Android Color Banding

Many Android programmers encounter severe color banding on devices like the Nexus One. For example, here is a radial gradient in an app I wrote this morning.

Banding on a Nexus One

There is an awful lot of misinformation out there, for example I see many people advocating dithering as a solution. Here is my app with dithering enabled:

Nexus One with Dithering

This is better, but won’t look so hot with many bitmaps. The correct solution is to take note of the format. As shown in the above images, Android’s default format is PixelFormat.OPAQUE. You can change this in a few ways. One way is to create a custom theme and set android:windowBackground to a color.

Another solution is to programmatically call Window.setFormat(PixelFormat.RGBA_8888).

The end result:

Eliminating Color Banding on the Nexus One

Sample code:

 public class MyActivity extends Activity {   @Override   public void onAttachedToWindow() {     super.onAttachedToWindow();     Window window = getWindow();     // Eliminates color banding     window.setFormat(PixelFormat.RGBA_8888);   } } 

HTC EVO Review

The EVO is a great phone with poor software choices.


  • The kickstand on the back
  • HDMI port
  • Front facing secondary camera
  • The huge display
  • Fast processor

Do Not Like

  • Pre-loaded apps on the system partition cannot be removed
    • Footprints, Friend Stream, HTC Mobile Guide, NASCAR Sprint Cup, Peep, Qik, Quickoffice, Sprint Football, Sprint Zone, Sprint Navigation, Sprint TV, and many others
    • Many of these apps are configured to automatically start, so less savvy users will experience reduced battery life and slower performance.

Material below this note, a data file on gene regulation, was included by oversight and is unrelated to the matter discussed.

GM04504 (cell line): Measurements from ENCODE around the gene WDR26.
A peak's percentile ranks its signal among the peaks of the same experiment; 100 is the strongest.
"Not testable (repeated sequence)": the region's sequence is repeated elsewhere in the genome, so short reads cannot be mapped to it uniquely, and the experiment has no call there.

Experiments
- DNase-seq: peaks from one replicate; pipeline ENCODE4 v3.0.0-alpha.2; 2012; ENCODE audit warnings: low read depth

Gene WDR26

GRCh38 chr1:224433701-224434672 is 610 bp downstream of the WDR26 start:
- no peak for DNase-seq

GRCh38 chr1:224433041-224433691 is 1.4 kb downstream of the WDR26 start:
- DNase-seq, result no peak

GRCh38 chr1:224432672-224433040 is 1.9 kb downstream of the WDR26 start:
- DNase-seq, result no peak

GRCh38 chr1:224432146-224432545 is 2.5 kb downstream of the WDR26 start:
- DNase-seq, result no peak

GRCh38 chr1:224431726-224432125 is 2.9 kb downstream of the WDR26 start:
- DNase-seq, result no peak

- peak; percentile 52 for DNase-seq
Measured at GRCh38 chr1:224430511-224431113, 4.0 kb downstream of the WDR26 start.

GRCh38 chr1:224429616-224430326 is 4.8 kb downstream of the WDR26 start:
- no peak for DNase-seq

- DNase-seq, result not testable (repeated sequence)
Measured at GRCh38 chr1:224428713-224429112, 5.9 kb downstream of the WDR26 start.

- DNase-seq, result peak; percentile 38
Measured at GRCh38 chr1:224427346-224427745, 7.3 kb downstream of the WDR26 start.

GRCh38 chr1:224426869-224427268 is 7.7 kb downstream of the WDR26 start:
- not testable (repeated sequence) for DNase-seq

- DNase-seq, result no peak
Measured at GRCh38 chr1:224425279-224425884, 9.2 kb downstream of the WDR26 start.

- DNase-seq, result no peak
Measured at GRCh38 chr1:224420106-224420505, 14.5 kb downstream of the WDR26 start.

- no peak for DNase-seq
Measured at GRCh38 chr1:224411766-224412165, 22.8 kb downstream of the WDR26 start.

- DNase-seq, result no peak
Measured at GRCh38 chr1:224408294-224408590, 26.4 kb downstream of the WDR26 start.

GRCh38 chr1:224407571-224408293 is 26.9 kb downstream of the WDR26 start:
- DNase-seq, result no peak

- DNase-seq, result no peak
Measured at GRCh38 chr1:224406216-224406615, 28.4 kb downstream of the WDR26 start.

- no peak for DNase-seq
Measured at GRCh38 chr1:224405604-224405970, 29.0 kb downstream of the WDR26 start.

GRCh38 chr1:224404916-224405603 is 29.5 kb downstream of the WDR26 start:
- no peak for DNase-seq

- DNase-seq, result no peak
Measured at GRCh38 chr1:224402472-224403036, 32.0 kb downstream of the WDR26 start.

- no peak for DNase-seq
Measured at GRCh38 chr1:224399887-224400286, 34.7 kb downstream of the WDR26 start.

• Even disabling and removing apps from the home screen leaves the “all applications” list cluttered.
  • The hardware buttons (home,menu,back,search) are easy to mistakenly hit. If you get a chance to try this phone, try tapping the bottom edge of the phone completely outside of the home button’s bounds. Your tap will still register!
  • The dialer is not Android standard. The HTC replacement is cluttered and harder to navigate.
  • The large size is nice, but the corners should be more rounded, like the Nexus One. The boxy shape of the EVO makes it feel even larger than it is.
  • The soft keyboard is not Android standard, and it is cluttered.
  • *** UPDATE: InputMethod full screen mode fails to show a “Next” button, even when android:imeOptions="actionNext" is specified as an EditText attribute. This means when users are entering text in landscape mode, they don’t see the Next button, resulting in a very confusing UI.
  • This phone has no trackball. When editing, you see a bunch of extra soft key arrows on the keyboard for navigation. These arrows add complexity:

HTC EVO Keyboard

Android makes vendor customizations possible and this phone demonstrates just how poorly that can be done.